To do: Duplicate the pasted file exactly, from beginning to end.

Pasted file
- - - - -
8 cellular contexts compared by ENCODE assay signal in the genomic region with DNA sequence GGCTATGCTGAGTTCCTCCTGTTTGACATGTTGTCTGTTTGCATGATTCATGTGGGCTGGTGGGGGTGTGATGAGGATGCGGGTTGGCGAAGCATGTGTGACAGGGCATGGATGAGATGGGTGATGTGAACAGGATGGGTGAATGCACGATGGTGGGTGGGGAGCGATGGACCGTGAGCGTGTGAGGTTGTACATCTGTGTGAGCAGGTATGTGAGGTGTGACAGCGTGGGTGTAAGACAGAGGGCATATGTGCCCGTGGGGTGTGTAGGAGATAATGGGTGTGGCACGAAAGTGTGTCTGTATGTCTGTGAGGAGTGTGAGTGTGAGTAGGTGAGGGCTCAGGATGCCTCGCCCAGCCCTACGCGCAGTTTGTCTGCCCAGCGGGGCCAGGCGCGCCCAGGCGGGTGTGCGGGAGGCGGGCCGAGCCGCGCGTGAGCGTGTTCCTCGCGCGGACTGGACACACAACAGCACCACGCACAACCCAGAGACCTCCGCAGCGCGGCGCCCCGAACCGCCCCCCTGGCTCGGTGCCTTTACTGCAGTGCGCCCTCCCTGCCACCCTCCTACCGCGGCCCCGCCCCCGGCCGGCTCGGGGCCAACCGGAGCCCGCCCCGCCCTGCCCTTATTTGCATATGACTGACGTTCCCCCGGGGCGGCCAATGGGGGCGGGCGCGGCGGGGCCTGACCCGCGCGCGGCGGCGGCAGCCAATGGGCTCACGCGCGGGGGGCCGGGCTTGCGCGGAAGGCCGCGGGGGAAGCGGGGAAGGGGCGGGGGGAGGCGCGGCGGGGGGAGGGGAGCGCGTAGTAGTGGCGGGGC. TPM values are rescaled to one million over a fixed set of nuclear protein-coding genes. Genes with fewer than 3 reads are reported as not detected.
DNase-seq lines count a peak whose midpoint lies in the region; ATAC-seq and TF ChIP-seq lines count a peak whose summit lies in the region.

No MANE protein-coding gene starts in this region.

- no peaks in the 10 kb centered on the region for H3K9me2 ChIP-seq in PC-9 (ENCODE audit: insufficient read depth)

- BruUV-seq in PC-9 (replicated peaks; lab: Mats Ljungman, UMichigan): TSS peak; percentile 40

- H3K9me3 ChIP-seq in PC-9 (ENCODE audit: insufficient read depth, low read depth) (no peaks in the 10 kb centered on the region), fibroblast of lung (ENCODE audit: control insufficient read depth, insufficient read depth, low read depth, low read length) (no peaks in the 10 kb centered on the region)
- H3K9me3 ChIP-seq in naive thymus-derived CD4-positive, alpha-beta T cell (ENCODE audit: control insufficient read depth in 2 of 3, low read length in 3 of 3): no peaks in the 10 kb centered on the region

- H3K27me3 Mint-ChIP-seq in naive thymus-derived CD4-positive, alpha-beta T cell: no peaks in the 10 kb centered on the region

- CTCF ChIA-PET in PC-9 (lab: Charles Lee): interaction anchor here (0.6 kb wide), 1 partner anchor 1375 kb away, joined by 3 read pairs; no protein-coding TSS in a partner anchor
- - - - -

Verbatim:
8 cellular contexts compared by ENCODE assay signal in the genomic region with DNA sequence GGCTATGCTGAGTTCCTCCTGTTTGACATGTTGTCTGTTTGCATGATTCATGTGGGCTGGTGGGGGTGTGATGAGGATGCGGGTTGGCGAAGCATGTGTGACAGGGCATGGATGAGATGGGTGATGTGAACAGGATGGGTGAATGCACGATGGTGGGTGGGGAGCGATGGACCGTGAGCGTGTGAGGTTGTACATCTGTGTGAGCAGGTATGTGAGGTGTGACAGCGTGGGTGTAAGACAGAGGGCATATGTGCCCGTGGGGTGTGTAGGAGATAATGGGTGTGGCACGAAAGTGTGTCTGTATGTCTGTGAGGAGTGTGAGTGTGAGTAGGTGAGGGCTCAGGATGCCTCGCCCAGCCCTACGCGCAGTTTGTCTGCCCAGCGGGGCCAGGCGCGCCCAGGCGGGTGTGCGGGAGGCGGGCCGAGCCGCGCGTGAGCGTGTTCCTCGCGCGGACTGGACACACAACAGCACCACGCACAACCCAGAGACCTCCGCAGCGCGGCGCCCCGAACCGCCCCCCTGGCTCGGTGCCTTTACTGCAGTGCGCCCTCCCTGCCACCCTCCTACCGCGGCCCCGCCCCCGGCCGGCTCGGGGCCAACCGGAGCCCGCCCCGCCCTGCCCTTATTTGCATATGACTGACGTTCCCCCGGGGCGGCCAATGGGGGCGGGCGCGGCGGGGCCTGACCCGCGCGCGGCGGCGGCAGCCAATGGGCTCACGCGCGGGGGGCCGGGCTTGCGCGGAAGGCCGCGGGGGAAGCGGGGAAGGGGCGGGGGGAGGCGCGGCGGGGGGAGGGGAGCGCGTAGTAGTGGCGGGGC. TPM values are rescaled to one million over a fixed set of nuclear protein-coding genes. Genes with fewer than 3 reads are reported as not detected.
DNase-seq lines count a peak whose midpoint lies in the region; ATAC-seq and TF ChIP-seq lines count a peak whose summit lies in the region.

No MANE protein-coding gene starts in this region.

- no peaks in the 10 kb centered on the region for H3K9me2 ChIP-seq in PC-9 (ENCODE audit: insufficient read depth)

- BruUV-seq in PC-9 (replicated peaks; lab: Mats Ljungman, UMichigan): TSS peak; percentile 40

- H3K9me3 ChIP-seq in PC-9 (ENCODE audit: insufficient read depth, low read depth) (no peaks in the 10 kb centered on the region), fibroblast of lung (ENCODE audit: control insufficient read depth, insufficient read depth, low read depth, low read length) (no peaks in the 10 kb centered on the region)
- H3K9me3 ChIP-seq in naive thymus-derived CD4-positive, alpha-beta T cell (ENCODE audit: control insufficient read depth in 2 of 3, low read length in 3 of 3): no peaks in the 10 kb centered on the region

- H3K27me3 Mint-ChIP-seq in naive thymus-derived CD4-positive, alpha-beta T cell: no peaks in the 10 kb centered on the region

- CTCF ChIA-PET in PC-9 (lab: Charles Lee): interaction anchor here (0.6 kb wide), 1 partner anchor 1375 kb away, joined by 3 read pairs; no protein-coding TSS in a partner anchor